* Bea’s dad did some work for a couple and they asked if he had use for the grow stand and lights. He said he knew some one who did! They are a great couple and have also loaned us an awesome stereoscopic microscope (2 eyepieces = magnification with depth). Frito’s are pretty nasty up close. Anyway, we are very thankful and excited about the grow lights, and will be even more so once we see some sprouts.

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Daniel

Hey, I run the place.

6 thoughts on “Spring thoughts”

  1. Daniel, that Baker Creek set sounds awesome! It’s pretty cool that they include so many different varieties–that way if one of them fails or gets eaten by a groundhog or something, you’ve essentially got some backups. They are an awesome seed company.

    As for the seeds you’ve started, in my experience herbs take a little longer than veggies to sprout. I definitely remember our basil taking what seemed like too long last year, so I’m sure you guys will be making pesto in no time.

    Good luck with the garden!

  2. Thanks Meg! I know there are details on the back of the seed packet (germination time, blah blah blah, when to sow), I just chose to ignore them. 🙂

    And yes, pesto! We have missed it ever since our winter supply ran out in December (not technically even winter yet). As for the cilantro, we have some Thai and Mexican meals that really need some, and I am feeling impatient. And that means I don’t want to wait till June.

  3. How exciting! We just got our seed order in the mail this week, and I too went for a pre-made set of veggies they recommended for urban gardens, plus blends of sweet peppers, cabbages, winter greens and flowers for pickling, saurkraut and keeping things interesting. We have zero space for indoor sprouting, but hopefully we can rig a small cloche or something to keep the egg cartons full of soil warm enough. We may be buying a very small chicken coop with a mobile run tomorrow from Craigslist. Like you, we’re not sure exactly how everything will work out, but we will just have to go for it. We really envy all of your land and love hearing your plans for your microfarm! However, the yard we do have needs so much work that we probably couldn’t handle much more at this point.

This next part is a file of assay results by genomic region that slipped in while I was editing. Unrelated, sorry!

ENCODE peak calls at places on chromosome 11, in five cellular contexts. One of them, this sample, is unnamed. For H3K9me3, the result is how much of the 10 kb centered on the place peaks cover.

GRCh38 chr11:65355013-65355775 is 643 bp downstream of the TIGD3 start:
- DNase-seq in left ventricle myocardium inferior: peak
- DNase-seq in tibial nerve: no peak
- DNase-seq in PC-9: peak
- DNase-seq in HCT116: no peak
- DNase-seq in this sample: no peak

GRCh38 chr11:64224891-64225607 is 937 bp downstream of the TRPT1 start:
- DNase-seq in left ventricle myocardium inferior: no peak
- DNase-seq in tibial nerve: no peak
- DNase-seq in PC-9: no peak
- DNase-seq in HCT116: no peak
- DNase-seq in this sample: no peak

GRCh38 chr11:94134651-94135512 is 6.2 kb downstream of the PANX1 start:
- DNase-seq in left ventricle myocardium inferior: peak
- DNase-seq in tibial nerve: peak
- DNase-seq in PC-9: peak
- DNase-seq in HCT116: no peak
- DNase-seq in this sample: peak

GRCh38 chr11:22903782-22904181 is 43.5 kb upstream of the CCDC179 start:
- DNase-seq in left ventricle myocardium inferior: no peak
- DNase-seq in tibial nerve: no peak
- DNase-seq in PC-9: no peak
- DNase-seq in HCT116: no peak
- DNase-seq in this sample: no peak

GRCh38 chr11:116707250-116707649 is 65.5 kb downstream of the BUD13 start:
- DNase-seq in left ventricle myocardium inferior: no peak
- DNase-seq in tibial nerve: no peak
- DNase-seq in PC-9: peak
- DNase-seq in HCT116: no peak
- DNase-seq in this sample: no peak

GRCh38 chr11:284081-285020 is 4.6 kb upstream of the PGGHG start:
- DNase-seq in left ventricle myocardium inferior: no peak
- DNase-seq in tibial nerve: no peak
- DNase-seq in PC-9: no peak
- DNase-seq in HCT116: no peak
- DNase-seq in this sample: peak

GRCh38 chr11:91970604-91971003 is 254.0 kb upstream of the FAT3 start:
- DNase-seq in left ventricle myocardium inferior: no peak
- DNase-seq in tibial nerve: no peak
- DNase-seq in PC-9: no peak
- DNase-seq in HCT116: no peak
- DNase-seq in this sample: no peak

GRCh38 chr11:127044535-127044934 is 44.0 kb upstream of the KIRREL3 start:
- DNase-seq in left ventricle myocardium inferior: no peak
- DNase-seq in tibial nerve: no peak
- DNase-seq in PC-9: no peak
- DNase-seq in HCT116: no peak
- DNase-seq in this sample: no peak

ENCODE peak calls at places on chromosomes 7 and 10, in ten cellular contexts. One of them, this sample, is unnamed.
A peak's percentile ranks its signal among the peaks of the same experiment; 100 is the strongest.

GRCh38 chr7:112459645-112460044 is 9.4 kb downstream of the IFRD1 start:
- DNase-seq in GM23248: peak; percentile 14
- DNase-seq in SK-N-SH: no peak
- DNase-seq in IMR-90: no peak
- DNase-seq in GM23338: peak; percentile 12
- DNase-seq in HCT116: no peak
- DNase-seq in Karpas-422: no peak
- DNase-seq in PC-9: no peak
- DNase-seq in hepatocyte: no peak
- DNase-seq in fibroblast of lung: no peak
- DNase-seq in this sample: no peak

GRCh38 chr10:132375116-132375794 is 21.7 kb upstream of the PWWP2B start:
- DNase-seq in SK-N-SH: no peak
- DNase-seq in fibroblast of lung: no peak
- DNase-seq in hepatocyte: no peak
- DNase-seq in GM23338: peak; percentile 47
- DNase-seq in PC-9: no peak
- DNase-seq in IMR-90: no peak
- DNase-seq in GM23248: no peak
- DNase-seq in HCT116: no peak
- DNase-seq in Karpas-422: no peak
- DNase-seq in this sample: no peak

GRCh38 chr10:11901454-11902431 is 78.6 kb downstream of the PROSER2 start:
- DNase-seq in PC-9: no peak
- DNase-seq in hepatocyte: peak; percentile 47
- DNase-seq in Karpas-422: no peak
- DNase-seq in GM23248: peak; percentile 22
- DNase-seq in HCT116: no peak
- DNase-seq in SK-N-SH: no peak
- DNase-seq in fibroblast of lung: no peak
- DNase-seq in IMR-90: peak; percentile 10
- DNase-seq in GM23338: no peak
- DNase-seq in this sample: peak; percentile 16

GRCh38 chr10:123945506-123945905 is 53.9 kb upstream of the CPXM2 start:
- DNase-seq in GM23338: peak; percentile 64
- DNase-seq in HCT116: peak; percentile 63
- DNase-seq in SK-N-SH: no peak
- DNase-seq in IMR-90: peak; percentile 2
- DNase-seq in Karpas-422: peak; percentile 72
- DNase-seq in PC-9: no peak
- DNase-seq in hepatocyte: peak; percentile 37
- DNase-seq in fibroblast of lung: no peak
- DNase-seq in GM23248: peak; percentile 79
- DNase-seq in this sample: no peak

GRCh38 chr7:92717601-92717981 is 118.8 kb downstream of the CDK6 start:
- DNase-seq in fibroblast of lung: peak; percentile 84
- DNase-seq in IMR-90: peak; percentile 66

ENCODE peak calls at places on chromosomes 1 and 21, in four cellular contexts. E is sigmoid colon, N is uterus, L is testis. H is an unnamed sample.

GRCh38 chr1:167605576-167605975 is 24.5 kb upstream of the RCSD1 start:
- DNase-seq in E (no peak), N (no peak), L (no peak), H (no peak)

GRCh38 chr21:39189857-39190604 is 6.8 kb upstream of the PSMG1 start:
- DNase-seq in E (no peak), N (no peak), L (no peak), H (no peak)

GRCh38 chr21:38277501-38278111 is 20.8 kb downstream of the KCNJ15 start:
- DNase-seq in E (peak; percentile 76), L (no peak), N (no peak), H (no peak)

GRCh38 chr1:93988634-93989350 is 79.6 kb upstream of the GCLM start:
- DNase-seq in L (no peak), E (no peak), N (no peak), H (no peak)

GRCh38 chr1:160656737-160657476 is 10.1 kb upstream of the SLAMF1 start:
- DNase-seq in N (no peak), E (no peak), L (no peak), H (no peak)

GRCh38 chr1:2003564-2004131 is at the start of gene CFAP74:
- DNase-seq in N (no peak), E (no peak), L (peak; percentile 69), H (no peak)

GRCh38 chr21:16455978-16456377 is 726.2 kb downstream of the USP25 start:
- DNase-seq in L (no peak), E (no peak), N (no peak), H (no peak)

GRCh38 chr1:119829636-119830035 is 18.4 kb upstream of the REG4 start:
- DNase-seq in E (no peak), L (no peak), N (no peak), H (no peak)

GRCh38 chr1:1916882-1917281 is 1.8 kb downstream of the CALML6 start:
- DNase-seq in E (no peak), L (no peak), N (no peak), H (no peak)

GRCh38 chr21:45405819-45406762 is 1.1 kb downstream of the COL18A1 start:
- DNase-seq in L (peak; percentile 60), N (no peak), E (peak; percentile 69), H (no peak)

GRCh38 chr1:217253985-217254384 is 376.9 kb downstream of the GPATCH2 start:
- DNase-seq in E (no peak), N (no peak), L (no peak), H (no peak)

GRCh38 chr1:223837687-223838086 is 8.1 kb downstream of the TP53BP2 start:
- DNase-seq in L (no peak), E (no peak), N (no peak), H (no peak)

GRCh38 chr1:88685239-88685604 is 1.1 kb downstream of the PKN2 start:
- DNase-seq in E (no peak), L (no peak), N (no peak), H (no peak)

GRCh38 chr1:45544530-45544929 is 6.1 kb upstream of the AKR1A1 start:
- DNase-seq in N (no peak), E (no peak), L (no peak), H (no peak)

4. Dude… You’re doing it… giving up tech for -gardening. First it is your RSS feeds, and now it will be -your time.
    Good for you. I wish I was at a place where I could do it. I really resonated with this and have often wished WalMart would die. Whatev. I am going to have to come check out your place, and try some homemade cheese when you graduate from plants and chickens to plants and chickens and goats :).
    I may be in the area for longer than i had anticipated, and may be seeing another midwest winter… so tere will more than likely be a killer opportunity for us to come out!

  5. I am feeling wistful about your chicken order, wishing I could do the same. I love the idea of assorted chickens running around, and the eggs, oh my!

    Yes, herbs are slow, and in my experience cilantro is REALLY slow to come up!

  6. Man, that all sounds so good! Not to over-analyze things, but I love your common sense blend of planning, serendipity (like, plant stand!), practical convenience (Medium Homestead pack), fearless enthusiasm (Medium Homestead pack, CHICKENS!) and…optimism! It’s cool. You’re gonna have fun!!!!